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Four Ways to Promote Reading

by Lori Sciame | October 3rd, 2012 | Tweens

Now that you have a tween who can’t be enticed by Clifford the Big Red Dog or Martha Speaks books, you have to be more creative in your mission to raise a reader. It may be more difficult to convince your child to spend time reading when he or she has so many other things vying for his or attention, but don’t give up. Always remember, a child who reads regularly will increase her vocabulary so that she can more accurately express herself. Check out the following tips to encourage reading during the tween years.

A great way to keep your tween reading is to subscribe to print magazines. The price of the subscription should not deter you, as you want your son or daughter to keep reading, and many times a magazine will help the cause. Make sure the magazine arrives in the mailbox addressed to the child and not to you. This makes receiving it more special.

There are literally dozens of special interest magazines that might entice your tween. For example, my daughter loved sports at that age, so I bought her Sports Illustrated. Later, when she turned 16, I added Smithsonian Magazine. No matter what your child loves to do, from cooking to camping, there is a magazine for him.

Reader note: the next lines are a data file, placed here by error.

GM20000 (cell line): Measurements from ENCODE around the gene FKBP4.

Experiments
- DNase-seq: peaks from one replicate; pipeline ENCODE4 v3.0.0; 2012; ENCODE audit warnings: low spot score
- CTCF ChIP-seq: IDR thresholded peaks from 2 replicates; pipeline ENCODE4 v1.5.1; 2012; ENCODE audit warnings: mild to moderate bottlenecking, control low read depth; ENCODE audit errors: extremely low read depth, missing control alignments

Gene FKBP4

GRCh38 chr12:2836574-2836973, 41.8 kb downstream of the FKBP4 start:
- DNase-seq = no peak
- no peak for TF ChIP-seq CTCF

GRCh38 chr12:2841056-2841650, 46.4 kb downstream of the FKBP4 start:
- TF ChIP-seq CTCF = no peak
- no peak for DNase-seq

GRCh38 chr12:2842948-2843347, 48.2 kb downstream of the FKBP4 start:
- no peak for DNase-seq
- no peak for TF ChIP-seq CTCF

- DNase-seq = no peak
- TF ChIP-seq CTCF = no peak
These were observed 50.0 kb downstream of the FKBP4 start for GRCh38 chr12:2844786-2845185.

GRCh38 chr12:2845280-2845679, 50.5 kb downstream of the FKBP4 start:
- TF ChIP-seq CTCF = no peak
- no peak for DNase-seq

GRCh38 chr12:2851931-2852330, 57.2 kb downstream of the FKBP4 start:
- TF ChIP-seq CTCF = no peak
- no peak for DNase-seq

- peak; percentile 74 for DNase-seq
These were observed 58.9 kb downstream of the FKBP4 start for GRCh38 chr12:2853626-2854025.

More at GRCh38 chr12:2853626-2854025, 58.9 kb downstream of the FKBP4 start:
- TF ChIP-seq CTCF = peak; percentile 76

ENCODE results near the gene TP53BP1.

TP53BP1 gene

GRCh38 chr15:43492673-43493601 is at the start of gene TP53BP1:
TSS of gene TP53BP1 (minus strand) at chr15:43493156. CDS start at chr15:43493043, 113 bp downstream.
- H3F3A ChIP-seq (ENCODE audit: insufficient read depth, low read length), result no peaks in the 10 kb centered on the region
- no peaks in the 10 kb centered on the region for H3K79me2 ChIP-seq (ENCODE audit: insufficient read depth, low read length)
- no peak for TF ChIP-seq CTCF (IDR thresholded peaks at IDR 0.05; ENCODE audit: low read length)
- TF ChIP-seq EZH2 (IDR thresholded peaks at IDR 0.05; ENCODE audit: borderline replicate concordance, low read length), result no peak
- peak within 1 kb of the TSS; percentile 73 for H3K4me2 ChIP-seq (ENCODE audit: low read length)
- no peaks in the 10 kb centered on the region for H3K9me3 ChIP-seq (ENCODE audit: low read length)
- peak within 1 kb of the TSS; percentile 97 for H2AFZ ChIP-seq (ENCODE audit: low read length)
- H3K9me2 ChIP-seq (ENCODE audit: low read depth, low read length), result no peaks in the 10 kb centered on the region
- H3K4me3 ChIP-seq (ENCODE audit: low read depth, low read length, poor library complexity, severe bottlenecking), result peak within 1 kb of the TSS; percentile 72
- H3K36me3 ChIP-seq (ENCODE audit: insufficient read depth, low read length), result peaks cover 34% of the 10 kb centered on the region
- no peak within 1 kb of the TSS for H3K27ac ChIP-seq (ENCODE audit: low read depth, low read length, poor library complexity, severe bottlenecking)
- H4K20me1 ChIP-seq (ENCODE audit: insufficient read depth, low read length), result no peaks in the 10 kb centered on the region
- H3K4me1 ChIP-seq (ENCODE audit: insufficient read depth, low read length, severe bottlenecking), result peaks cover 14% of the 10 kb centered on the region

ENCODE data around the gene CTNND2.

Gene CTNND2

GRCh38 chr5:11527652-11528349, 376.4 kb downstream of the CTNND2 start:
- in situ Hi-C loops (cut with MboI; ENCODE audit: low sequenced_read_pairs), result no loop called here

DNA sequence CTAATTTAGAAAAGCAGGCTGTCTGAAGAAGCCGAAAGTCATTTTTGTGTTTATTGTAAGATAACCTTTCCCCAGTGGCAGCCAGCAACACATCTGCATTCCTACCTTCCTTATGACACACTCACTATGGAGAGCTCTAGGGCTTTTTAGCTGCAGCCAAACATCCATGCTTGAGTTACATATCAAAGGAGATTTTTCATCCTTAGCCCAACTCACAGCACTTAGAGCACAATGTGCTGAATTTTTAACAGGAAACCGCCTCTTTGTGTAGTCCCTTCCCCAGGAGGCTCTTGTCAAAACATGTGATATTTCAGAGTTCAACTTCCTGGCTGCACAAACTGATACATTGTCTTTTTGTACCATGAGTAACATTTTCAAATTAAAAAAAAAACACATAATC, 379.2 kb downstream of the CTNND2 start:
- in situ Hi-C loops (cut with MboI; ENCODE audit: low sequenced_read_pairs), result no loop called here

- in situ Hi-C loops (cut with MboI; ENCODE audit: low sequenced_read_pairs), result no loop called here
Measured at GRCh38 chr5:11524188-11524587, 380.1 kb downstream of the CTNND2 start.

Another way to make reading fun involves field trips. Take your child to a variety of bookstores. Show him that browsing book titles can be exhilarating, much like a scavenger hunt for the perfect reading material. I have taken my children to major chain bookstores, as well as to local booksellers. Each store has a unique vibe, but each showcases how much fun reading can be.

If you don’t have cash for books, opt for field trips to local libraries instead. They also provide a place to handle dozens of books before choosing, and the service costs nothing! (Provided you don’t incur fines for overdue books of course). Libraries also provide special programming for tweens, including themed presentations.

The next way to promote reading may seem strange, but it works. Give books to your tween as gifts. Your son or daughter may grumble when he or she opens a beautifully wrapped present and finds a book set in the box, but most of the time, those books will be read. One way to guarantee you choose the right book is to explore the most popular authors and titles among that age group. You can find out this information from a librarian or from searching popular booksellers. Barnes & Noble has great recommendations if you don’t know where to begin.

Finally, model behavior that shows you enjoy reading yourself. It’s easy to do. Read the newspaper. Subscribe to several magazines. Act happy to visit the book store and the library – even if you aren’t. Why? Your child learns from you by watching as well as listening. Read all you can, and you will most likely have children who love to read as well.

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